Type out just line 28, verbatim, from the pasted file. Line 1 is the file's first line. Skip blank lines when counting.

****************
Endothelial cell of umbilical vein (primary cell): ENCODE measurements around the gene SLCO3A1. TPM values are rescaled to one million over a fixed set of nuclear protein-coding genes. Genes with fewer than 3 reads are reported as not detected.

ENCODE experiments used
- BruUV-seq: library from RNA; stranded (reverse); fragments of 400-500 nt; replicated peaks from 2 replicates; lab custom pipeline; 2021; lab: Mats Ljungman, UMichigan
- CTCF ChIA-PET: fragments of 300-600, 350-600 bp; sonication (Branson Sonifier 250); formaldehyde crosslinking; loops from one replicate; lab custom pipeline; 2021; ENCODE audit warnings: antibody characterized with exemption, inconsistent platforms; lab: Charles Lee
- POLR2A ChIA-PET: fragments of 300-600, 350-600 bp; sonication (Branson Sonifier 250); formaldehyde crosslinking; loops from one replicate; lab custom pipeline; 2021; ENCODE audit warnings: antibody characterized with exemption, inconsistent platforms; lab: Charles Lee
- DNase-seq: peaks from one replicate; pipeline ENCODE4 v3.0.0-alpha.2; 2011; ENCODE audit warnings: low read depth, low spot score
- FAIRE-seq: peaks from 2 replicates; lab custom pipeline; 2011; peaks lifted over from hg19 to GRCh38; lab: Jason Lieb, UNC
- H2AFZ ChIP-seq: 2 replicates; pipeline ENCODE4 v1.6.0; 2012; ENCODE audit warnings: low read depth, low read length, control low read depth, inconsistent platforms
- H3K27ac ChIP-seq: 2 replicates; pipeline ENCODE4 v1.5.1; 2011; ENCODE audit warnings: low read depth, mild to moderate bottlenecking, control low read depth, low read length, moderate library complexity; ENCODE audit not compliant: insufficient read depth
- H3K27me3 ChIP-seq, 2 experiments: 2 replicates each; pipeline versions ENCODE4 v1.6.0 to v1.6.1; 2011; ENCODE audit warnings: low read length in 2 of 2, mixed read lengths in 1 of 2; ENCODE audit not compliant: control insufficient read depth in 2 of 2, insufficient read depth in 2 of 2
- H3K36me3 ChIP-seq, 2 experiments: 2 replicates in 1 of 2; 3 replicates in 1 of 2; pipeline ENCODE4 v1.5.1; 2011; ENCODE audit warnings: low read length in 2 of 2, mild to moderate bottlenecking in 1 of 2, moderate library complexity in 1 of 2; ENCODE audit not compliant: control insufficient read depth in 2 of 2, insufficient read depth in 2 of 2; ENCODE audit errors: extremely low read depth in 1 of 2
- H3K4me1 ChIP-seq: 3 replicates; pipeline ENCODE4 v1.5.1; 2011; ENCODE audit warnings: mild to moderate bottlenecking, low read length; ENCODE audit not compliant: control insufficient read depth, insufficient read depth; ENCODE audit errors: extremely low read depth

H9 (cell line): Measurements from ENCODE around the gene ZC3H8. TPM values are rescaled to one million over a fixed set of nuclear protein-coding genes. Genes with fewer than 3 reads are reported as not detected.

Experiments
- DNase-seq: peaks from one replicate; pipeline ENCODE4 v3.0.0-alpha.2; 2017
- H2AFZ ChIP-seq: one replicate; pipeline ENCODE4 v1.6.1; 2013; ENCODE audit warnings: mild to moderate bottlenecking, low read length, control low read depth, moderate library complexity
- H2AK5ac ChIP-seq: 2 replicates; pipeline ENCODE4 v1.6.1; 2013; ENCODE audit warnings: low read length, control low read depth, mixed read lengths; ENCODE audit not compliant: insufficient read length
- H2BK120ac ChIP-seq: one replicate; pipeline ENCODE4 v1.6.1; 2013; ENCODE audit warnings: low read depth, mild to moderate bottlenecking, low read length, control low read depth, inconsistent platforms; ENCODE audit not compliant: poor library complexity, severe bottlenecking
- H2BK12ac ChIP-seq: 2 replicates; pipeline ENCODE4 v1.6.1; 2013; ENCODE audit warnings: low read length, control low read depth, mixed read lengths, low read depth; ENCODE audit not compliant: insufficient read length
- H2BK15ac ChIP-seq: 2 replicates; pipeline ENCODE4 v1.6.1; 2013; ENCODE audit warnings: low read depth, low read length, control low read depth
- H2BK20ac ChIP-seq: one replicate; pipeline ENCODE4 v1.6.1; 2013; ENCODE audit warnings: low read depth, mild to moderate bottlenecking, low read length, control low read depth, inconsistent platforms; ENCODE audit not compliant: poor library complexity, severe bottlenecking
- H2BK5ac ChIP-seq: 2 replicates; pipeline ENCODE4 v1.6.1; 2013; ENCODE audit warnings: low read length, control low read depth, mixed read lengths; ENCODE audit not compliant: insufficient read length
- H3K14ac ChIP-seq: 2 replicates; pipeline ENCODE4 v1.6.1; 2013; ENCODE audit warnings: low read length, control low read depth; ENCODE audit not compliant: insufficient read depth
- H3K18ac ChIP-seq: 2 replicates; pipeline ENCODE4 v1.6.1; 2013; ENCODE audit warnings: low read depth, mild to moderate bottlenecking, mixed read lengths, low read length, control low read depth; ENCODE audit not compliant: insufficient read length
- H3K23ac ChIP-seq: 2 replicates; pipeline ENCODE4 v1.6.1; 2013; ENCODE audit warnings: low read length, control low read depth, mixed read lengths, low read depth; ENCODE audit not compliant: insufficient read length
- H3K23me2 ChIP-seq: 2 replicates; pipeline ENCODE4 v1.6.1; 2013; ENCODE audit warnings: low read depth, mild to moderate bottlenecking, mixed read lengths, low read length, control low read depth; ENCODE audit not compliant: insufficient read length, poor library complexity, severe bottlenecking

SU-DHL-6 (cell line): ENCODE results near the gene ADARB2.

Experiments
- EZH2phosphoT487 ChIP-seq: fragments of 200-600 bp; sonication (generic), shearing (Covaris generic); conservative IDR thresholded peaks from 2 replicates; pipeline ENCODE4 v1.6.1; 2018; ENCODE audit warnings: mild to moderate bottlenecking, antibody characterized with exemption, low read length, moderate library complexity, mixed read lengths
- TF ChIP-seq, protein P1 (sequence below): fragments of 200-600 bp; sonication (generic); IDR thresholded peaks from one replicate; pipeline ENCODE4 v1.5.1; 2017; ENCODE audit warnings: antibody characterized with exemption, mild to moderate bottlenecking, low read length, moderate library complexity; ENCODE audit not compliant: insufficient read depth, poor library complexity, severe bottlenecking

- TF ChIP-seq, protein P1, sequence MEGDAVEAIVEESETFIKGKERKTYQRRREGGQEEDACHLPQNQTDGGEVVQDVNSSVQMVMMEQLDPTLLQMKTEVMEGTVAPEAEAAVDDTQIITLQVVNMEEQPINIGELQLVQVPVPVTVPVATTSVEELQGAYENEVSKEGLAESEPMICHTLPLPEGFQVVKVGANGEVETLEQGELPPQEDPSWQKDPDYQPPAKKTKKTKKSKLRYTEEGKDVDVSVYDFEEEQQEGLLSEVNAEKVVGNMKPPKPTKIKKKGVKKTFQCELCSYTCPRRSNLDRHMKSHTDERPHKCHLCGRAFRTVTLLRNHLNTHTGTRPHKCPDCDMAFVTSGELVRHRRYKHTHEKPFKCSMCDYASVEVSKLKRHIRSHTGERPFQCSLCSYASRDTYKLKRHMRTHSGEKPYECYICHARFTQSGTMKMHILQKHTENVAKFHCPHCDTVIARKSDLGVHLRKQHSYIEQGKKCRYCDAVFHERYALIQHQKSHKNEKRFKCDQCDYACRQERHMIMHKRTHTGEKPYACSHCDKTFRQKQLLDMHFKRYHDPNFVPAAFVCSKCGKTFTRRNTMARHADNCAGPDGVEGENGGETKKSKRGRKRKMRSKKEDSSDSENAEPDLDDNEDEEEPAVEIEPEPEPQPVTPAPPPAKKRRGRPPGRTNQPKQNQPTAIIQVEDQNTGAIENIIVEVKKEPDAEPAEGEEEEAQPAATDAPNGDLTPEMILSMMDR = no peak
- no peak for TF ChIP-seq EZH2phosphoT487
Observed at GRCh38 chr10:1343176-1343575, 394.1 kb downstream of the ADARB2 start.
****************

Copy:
Experiments